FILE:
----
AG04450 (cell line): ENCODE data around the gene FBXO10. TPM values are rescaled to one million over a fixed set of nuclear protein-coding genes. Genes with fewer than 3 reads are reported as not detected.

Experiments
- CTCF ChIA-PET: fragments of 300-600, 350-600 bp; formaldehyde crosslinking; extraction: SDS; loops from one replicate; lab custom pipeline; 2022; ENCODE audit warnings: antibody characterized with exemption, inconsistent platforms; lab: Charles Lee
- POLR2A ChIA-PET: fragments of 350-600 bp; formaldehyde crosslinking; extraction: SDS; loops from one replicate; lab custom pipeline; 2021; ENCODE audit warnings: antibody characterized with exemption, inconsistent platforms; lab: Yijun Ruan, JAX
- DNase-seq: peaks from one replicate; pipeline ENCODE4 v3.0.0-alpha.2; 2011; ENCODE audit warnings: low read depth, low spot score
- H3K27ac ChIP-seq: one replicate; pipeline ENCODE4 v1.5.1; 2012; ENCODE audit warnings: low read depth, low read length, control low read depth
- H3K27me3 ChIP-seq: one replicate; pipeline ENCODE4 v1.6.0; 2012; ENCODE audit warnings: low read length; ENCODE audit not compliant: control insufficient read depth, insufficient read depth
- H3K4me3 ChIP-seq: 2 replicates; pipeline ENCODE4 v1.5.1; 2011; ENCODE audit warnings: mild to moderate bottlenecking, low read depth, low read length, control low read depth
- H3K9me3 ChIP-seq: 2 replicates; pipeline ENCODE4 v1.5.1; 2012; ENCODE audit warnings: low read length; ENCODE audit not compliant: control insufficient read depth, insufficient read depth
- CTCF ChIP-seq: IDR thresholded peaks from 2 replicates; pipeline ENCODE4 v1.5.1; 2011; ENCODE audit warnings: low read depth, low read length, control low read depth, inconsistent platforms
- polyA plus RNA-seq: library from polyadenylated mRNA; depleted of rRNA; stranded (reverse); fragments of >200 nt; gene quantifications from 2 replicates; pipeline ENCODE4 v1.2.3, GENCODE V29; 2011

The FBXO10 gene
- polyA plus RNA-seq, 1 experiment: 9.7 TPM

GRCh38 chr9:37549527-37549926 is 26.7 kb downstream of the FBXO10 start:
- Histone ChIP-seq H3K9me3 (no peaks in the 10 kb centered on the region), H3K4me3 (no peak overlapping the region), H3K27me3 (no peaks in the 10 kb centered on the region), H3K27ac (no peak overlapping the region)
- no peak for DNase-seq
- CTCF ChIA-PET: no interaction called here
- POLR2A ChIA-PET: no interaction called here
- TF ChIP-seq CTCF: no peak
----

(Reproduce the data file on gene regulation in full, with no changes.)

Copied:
AG04450 (cell line): ENCODE data around the gene FBXO10. TPM values are rescaled to one million over a fixed set of nuclear protein-coding genes. Genes with fewer than 3 reads are reported as not detected.

Experiments
- CTCF ChIA-PET: fragments of 300-600, 350-600 bp; formaldehyde crosslinking; extraction: SDS; loops from one replicate; lab custom pipeline; 2022; ENCODE audit warnings: antibody characterized with exemption, inconsistent platforms; lab: Charles Lee
- POLR2A ChIA-PET: fragments of 350-600 bp; formaldehyde crosslinking; extraction: SDS; loops from one replicate; lab custom pipeline; 2021; ENCODE audit warnings: antibody characterized with exemption, inconsistent platforms; lab: Yijun Ruan, JAX
- DNase-seq: peaks from one replicate; pipeline ENCODE4 v3.0.0-alpha.2; 2011; ENCODE audit warnings: low read depth, low spot score
- H3K27ac ChIP-seq: one replicate; pipeline ENCODE4 v1.5.1; 2012; ENCODE audit warnings: low read depth, low read length, control low read depth
- H3K27me3 ChIP-seq: one replicate; pipeline ENCODE4 v1.6.0; 2012; ENCODE audit warnings: low read length; ENCODE audit not compliant: control insufficient read depth, insufficient read depth
- H3K4me3 ChIP-seq: 2 replicates; pipeline ENCODE4 v1.5.1; 2011; ENCODE audit warnings: mild to moderate bottlenecking, low read depth, low read length, control low read depth
- H3K9me3 ChIP-seq: 2 replicates; pipeline ENCODE4 v1.5.1; 2012; ENCODE audit warnings: low read length; ENCODE audit not compliant: control insufficient read depth, insufficient read depth
- CTCF ChIP-seq: IDR thresholded peaks from 2 replicates; pipeline ENCODE4 v1.5.1; 2011; ENCODE audit warnings: low read depth, low read length, control low read depth, inconsistent platforms
- polyA plus RNA-seq: library from polyadenylated mRNA; depleted of rRNA; stranded (reverse); fragments of >200 nt; gene quantifications from 2 replicates; pipeline ENCODE4 v1.2.3, GENCODE V29; 2011

The FBXO10 gene
- polyA plus RNA-seq, 1 experiment: 9.7 TPM

GRCh38 chr9:37549527-37549926 is 26.7 kb downstream of the FBXO10 start:
- Histone ChIP-seq H3K9me3 (no peaks in the 10 kb centered on the region), H3K4me3 (no peak overlapping the region), H3K27me3 (no peaks in the 10 kb centered on the region), H3K27ac (no peak overlapping the region)
- no peak for DNase-seq
- CTCF ChIA-PET: no interaction called here
- POLR2A ChIA-PET: no interaction called here
- TF ChIP-seq CTCF: no peak